Spanish Prime Minister Pedro Sanchez will today submit to parliament legislation extending the country’s lockdown until 11 May. Spain is
Spanish Prime Minister Pedro Sanchez will today submit to parliament legislation extending the country’s lockdown until 11 May.
Spain is one of the worst affected countries in Europe, with more than 170,000 infections and 20,000 deaths as of this week.
While some factories and transportation services have begun to reopen, attention now turns to long-term financial recovery. Although the EU has passed short-term stimulus packages worth half a trillion dollars, the hardest-hit countries are increasingly demanding a secondary collective EU fund of $1.63 trillion. Spain is set to propose the plan to an EU summit on Thursday.
Expect severe gridlock among EU nations in this week’s coming meetings as old divisions are rehashed. German and Dutch officials have argued that EU countries will benefit from good market conditions and are increasingly reluctant to move forward with further stimulus. Largely responsible is the notion that a collective bailout would be mostly financed by northern EU countries’ taxpayers, a situation almost certain to galvanise domestic support for anti-integrationist populist movements.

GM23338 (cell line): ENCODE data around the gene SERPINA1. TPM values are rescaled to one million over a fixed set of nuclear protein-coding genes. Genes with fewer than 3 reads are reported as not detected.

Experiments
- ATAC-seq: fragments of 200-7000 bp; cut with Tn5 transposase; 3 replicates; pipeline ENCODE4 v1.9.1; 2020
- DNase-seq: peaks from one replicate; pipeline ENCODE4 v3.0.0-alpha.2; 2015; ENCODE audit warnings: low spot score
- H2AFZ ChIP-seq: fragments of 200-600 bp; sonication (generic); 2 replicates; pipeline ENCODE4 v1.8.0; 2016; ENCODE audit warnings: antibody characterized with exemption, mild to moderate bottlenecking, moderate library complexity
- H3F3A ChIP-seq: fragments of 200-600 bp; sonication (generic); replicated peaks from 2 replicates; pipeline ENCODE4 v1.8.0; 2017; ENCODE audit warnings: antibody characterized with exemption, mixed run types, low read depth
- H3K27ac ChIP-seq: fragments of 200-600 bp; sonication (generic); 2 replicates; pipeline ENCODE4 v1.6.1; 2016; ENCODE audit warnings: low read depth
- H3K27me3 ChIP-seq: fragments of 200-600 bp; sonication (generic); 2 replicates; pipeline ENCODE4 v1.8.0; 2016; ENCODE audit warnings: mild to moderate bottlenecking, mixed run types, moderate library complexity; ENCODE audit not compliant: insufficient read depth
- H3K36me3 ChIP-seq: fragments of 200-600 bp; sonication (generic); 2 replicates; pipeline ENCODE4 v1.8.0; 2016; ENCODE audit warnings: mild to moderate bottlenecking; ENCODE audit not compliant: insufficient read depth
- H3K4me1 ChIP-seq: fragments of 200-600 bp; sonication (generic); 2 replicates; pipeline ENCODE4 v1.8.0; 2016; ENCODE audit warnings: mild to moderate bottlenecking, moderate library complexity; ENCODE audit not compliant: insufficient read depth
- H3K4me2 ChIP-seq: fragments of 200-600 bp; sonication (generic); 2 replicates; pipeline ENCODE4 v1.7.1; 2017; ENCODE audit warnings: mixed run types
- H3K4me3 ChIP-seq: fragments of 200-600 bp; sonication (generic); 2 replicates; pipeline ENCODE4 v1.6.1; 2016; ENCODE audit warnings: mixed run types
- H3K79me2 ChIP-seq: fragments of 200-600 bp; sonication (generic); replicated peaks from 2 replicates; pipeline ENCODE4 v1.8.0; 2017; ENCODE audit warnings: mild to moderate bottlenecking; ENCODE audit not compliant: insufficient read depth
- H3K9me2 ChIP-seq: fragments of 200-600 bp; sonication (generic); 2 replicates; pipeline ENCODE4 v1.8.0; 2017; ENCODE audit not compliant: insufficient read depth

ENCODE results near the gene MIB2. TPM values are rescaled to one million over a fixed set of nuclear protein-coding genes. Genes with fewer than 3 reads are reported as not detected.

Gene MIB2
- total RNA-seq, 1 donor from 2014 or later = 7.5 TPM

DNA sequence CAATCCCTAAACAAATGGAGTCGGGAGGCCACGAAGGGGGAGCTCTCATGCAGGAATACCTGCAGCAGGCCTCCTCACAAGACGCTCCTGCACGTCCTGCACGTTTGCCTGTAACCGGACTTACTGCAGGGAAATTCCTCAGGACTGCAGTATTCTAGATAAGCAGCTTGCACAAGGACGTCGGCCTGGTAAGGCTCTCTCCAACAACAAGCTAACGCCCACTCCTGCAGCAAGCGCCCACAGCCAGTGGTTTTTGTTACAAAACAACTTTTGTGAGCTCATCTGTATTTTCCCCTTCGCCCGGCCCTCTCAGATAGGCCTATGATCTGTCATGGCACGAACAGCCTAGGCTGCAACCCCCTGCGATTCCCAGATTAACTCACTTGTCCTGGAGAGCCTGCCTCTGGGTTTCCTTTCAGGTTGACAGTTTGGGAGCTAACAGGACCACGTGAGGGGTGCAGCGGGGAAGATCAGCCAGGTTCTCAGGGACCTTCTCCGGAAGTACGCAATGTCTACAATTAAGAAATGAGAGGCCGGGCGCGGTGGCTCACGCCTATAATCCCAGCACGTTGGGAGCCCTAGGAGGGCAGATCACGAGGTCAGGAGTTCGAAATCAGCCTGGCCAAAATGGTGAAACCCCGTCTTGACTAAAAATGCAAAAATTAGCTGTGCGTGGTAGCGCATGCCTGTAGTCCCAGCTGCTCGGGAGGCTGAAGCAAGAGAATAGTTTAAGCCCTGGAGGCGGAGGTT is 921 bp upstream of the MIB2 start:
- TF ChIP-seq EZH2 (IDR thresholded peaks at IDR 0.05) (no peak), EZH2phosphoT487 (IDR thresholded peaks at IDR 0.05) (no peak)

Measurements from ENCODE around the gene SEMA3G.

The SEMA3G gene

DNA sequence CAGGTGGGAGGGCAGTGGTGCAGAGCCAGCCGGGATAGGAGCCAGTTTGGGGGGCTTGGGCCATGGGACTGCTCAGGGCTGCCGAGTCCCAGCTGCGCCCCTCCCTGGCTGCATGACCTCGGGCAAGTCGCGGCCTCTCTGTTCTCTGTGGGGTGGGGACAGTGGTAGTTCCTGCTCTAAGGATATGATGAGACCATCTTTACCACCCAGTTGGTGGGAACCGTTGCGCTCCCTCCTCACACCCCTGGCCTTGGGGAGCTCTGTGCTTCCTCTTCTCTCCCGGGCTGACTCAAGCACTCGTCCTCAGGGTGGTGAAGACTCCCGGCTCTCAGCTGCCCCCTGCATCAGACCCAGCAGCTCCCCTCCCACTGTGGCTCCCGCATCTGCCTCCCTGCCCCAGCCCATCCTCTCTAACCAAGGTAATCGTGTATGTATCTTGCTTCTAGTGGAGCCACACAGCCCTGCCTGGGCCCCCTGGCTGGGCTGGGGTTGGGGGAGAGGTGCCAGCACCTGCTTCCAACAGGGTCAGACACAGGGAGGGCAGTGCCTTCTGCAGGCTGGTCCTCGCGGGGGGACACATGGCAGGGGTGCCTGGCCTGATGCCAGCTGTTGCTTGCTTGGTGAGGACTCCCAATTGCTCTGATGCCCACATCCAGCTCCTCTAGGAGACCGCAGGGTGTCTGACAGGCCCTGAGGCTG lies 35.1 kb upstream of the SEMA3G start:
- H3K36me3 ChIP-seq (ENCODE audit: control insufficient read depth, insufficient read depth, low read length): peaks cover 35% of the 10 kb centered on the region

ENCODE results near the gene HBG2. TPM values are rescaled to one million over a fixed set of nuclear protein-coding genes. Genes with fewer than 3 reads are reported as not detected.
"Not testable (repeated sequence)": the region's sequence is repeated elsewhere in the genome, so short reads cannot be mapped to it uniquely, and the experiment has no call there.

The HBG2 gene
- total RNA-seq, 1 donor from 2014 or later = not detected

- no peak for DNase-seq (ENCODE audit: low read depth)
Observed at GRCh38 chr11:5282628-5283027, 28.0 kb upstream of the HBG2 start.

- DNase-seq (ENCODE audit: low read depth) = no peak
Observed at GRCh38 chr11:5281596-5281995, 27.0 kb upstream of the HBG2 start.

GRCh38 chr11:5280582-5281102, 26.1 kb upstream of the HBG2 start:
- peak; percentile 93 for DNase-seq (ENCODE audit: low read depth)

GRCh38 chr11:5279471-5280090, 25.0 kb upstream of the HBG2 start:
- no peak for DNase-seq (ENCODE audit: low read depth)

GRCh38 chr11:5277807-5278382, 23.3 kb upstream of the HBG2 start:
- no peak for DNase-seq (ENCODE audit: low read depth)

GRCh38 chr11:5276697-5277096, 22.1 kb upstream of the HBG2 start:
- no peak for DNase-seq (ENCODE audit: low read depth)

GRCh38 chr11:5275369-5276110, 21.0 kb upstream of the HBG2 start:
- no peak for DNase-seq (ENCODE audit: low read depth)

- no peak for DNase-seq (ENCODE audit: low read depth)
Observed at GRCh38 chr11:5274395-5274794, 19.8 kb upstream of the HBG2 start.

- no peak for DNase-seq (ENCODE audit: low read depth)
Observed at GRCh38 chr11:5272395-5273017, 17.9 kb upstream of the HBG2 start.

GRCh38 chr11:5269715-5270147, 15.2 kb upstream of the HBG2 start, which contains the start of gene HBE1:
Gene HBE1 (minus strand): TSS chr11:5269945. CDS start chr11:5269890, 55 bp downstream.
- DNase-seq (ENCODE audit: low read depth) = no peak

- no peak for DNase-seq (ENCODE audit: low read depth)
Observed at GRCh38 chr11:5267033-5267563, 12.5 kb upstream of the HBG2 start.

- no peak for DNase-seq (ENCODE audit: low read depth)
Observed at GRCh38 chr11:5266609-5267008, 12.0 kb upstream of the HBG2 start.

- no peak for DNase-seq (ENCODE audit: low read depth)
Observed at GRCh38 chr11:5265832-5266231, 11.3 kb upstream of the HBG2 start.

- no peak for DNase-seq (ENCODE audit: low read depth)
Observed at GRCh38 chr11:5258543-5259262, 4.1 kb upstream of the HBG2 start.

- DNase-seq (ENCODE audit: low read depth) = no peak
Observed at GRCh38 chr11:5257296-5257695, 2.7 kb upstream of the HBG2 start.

Many such groups, including Germany’s far-right Alternative for Germany party, have already unleashed rhetoric condemning the proposal. If it is not passed, southern EU nations may face a debt overflow akin to that of Greece in the early 2010s.
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